By Noel Randewich
SAN FRANCISCO, June 28 Intel Corp's new
CEO said on Friday he would speed up the rollout of chips for
smartphones, tablets and wearable devices as consumers move away
from personal computers.
Brian Krzanich, an Intel manufacturing guru who took over as
chief executive officer in May, also took a cautious tone about
the top chipmaker's planned foray into television and said Intel
continues to look at the business model.
"We believe we have a great user interface and the
compression-decompression technology is fantastic," Krzanich
said. "But in the end, if we want to provide that service it
comes down to content. We are not big content players."
In their first sit-down with reporters since their
promotions in May, Krzanich and Intel President Renee James said
wearable computing devices would become a key battleground for
mobile industry players.
Krzanich, who mentioned he had Google's Glass wearable
device in his knapsack, said computing in the next few years
would focus more on items for eyes and ears, as well as
wristbands and watches.
"I think you'll start to see stuff with our silicon toward
the end of the year and the beginning of next year," Krzanich
said. "We're trying to get our silicon into some of them, create
some ourselves, understand the usage and create an ecosystem."
The world's biggest chipmaker dominates the PC industry, but
has been slow to adapt its chips to be suitable for smartphones
and tablets. Intel is anxious to make sure it does not fall
behind in future technology trends.
Krzanich and James said that under their leadership, Intel
will give much more priority to its Atom mobile chips. In the
past, Intel's most cutting-edge manufacturing resources were
reserved for making powerful PC chips, with Atom chips made on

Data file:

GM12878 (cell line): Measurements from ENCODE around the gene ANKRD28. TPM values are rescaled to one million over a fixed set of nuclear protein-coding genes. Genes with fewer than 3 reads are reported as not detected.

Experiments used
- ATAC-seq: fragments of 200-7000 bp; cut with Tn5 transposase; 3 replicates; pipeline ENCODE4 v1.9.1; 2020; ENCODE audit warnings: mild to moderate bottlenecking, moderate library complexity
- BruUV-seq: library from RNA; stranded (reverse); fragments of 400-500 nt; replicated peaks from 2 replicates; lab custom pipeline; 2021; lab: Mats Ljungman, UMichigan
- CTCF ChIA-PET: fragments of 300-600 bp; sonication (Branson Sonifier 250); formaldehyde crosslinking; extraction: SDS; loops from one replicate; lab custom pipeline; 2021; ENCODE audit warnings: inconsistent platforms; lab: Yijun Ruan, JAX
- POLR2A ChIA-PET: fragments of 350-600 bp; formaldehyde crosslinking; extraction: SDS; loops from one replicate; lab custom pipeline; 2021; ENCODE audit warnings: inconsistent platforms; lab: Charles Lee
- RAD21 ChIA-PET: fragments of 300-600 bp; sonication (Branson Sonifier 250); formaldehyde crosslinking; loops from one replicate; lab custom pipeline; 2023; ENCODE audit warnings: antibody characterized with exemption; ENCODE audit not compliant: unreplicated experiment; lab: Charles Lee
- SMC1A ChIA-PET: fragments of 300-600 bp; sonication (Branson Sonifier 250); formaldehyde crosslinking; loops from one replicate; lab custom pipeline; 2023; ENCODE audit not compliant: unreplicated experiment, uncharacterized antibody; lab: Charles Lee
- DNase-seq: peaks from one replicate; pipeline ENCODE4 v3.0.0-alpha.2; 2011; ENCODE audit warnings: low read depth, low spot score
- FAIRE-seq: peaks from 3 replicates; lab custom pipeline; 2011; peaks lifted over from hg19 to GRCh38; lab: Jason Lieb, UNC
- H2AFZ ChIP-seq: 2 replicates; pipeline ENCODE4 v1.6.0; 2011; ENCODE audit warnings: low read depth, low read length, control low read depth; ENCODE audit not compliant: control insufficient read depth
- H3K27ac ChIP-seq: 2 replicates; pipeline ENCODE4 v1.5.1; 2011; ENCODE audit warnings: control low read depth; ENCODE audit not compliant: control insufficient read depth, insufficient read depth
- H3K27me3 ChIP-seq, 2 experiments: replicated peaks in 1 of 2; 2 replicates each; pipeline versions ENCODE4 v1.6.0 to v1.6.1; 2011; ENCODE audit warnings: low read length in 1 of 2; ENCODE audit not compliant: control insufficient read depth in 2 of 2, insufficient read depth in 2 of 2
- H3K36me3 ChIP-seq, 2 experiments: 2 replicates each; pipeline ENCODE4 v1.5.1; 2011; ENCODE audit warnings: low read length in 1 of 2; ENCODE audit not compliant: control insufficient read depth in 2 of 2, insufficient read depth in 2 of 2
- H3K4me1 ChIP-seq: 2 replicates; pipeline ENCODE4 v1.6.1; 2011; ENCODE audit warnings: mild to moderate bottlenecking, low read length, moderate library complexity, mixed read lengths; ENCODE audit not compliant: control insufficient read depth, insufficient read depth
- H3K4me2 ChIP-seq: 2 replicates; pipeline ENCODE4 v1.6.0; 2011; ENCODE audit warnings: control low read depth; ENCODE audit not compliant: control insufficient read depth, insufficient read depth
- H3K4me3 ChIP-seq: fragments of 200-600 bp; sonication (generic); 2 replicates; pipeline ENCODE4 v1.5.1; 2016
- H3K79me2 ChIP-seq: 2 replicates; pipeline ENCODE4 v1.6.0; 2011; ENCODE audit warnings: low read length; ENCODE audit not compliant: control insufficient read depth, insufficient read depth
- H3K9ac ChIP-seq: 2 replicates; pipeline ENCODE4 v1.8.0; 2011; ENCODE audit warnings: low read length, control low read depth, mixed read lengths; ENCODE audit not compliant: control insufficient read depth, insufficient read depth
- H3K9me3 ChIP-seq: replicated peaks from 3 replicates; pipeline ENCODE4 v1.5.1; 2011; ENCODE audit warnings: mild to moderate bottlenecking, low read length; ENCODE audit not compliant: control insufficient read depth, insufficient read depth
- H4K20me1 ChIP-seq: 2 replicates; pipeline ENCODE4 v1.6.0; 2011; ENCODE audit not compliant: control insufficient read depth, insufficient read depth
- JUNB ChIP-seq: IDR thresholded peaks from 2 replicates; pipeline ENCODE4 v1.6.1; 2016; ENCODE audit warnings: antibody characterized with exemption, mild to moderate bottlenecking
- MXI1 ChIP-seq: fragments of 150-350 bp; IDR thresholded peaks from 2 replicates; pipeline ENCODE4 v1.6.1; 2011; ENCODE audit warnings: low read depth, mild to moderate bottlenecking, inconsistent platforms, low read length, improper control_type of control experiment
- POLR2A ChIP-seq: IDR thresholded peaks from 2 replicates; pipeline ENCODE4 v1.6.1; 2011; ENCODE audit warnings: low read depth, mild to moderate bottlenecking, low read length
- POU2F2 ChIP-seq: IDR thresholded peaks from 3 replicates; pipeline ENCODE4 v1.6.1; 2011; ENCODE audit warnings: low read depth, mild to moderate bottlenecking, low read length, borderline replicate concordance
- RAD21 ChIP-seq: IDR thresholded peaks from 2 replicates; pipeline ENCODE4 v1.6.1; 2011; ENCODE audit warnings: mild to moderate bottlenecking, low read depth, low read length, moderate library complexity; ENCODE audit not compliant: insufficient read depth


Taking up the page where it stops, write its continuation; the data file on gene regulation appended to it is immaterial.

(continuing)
older production lines.
"We see that Atom is now at the same importance, it's
launching on the same leading edge technology, sometimes even
coming before Core (Intel's line of PC chips)," said Krzanich.
"We are in the process of looking at all of our roadmaps and
evaluating the timing of some of those products. It's fair to
say there are things we would like to accelerate."
BIGGER FOUNDRY BUSINESS
James said Intel would grow its small contract chip
manufacturing business, a potentially significant source of
revenues. As did his predecessor, Krzanich left open the
possibility of opening Intel's factories to customers making
chips designed with architectures that compete against Intel's
Apple Inc, Samsung Electronics Co Ltd
and other smartphone manufacturers favor processors designed
with architecture licensed by Britain's ARM Holdings Plc
, a trend Intel would like to reverse. Wall Street has
speculated in recent years that Intel could strike a deal to
manufacture Apple's iPhone chips.
"If there was a great customer that we had a great
relationship with laptops and other mobile devices, and they
said look, we'd really love you to build our ARM-based product,
we'd consider it. It depends on how strategic they are,"
Krzanich, a three-decade Intel veteran, said he changes
laptops and smartphones about once a month to try new ones out.
He is currently using a Samsung Galaxy phone and a Lenovo Helix
laptop with a detachable keyboard.
Under previous CEO Paul Otellini, Intel embarked on a plan
to launch an Internet television service with live and on-demand
content, entering a hotly competitive race outside its core chip
While Intel has said it expects to launch its service later
this year, as of earlier this month it had not yet finalized
programming deals with major content companies.
It faces competition from Apple, Amazon and Google, as well
as traditional cable companies.
"We're being cautious. We're experts in silicon, we're
experts in mobility, in driving Moore's law," Krzanich said.
"But we are not experts in the content industry and we're being
Processors based on technology from ARM and designed by
Qualcomm Inc QCOM.O>, Samsung and Nvidia Corp account
for most of the mobile market. But Intel has shown some recent
signs of improvement in mobile, progress Krzanich is keen to
Samsung has chosen an Intel processor for one of its
top-tier Android tablets for the first time.
And last month, the U.S. chipmaker unveiled Silvermont, the
most extensive overhaul of its mobile processors to date, with
improved performance and lower power consumption that some
experts believe might help it compete better against Qualcomm.